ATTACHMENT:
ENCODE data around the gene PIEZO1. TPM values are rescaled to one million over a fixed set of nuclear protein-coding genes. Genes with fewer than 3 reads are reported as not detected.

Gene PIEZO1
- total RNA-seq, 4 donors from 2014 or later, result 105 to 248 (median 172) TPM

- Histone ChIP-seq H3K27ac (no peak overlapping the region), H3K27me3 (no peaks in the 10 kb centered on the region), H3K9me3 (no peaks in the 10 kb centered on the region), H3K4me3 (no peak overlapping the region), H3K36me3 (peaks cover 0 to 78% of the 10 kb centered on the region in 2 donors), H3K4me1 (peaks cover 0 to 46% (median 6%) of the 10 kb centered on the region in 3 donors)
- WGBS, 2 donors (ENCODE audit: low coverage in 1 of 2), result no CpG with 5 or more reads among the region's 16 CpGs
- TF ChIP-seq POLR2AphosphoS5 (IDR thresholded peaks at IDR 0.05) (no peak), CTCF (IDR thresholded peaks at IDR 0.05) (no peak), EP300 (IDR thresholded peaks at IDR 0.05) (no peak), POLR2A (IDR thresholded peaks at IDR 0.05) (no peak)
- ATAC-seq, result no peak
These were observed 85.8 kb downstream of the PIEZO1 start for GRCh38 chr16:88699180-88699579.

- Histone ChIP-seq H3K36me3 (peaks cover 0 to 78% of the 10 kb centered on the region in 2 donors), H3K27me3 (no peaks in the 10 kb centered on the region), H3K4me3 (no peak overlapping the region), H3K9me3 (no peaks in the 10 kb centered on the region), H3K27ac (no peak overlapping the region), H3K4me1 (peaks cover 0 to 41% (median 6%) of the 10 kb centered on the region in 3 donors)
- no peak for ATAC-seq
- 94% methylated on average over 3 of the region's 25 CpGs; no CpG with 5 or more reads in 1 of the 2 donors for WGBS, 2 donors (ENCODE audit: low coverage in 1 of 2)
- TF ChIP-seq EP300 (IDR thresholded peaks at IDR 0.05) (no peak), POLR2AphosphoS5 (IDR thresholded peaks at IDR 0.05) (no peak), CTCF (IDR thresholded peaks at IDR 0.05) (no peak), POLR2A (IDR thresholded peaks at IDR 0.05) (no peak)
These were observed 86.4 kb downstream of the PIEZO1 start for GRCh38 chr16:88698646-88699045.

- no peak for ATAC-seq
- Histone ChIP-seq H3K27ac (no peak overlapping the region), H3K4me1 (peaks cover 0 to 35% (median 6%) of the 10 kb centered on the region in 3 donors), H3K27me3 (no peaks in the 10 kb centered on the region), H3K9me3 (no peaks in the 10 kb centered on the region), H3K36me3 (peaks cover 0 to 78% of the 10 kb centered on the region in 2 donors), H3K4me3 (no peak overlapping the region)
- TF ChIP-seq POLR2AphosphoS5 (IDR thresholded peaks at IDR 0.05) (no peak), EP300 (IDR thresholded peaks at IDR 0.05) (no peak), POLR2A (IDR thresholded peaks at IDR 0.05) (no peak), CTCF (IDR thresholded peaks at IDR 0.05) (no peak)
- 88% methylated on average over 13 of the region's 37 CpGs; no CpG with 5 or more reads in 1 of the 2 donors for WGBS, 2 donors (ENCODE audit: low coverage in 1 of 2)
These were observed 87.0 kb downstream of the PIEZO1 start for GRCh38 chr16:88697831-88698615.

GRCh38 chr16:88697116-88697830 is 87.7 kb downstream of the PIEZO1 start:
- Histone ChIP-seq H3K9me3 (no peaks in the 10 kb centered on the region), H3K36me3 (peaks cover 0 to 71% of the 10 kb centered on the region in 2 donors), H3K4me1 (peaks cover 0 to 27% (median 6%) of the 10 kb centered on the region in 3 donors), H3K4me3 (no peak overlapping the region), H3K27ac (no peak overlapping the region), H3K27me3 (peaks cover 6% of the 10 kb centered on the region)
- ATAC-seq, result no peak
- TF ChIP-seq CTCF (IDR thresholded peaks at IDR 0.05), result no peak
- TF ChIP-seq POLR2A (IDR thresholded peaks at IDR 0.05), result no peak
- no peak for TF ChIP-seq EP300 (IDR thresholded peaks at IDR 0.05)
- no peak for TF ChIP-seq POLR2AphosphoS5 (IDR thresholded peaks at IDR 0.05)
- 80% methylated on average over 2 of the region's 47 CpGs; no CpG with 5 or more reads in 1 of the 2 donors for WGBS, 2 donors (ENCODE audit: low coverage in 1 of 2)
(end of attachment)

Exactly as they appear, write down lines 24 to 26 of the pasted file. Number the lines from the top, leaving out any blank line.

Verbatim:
- no peak for TF ChIP-seq EP300 (IDR thresholded peaks at IDR 0.05)
- no peak for TF ChIP-seq POLR2AphosphoS5 (IDR thresholded peaks at IDR 0.05)
- 80% methylated on average over 2 of the region's 47 CpGs; no CpG with 5 or more reads in 1 of the 2 donors for WGBS, 2 donors (ENCODE audit: low coverage in 1 of 2)